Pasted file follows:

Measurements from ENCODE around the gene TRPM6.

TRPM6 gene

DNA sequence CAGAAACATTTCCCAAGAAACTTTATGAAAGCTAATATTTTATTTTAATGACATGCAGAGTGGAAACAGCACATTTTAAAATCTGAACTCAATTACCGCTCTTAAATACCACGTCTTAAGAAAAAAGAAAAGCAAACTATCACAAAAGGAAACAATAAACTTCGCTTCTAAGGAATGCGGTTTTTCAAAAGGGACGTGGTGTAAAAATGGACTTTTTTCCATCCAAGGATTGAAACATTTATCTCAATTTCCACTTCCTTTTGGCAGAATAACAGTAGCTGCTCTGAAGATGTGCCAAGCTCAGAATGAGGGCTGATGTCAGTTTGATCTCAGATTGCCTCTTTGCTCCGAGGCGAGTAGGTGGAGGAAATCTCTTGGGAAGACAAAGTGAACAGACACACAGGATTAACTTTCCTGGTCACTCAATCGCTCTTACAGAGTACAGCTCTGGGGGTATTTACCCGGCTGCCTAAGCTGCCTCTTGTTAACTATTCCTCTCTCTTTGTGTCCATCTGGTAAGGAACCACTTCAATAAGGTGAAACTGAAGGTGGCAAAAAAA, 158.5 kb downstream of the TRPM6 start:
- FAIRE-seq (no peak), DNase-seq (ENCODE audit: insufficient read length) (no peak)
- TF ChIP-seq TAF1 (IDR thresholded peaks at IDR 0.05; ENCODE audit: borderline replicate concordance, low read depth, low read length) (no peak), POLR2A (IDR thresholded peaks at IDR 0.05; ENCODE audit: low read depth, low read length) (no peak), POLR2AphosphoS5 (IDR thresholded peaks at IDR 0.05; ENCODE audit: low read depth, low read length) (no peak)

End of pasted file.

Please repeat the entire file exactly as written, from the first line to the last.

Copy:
Measurements from ENCODE around the gene TRPM6.

TRPM6 gene

DNA sequence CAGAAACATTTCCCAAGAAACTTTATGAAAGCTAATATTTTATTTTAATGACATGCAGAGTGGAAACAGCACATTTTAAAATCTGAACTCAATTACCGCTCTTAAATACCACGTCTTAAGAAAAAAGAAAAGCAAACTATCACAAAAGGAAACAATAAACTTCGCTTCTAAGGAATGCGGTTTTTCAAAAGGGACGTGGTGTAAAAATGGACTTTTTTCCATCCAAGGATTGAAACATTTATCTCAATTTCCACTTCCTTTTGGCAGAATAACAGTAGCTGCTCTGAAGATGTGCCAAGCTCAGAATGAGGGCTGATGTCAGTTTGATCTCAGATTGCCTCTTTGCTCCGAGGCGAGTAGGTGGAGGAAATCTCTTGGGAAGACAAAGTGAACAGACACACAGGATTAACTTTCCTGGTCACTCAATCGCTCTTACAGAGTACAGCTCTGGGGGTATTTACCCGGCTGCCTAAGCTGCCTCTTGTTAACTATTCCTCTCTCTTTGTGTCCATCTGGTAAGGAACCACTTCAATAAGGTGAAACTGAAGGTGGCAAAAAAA, 158.5 kb downstream of the TRPM6 start:
- FAIRE-seq (no peak), DNase-seq (ENCODE audit: insufficient read length) (no peak)
- TF ChIP-seq TAF1 (IDR thresholded peaks at IDR 0.05; ENCODE audit: borderline replicate concordance, low read depth, low read length) (no peak), POLR2A (IDR thresholded peaks at IDR 0.05; ENCODE audit: low read depth, low read length) (no peak), POLR2AphosphoS5 (IDR thresholded peaks at IDR 0.05; ENCODE audit: low read depth, low read length) (no peak)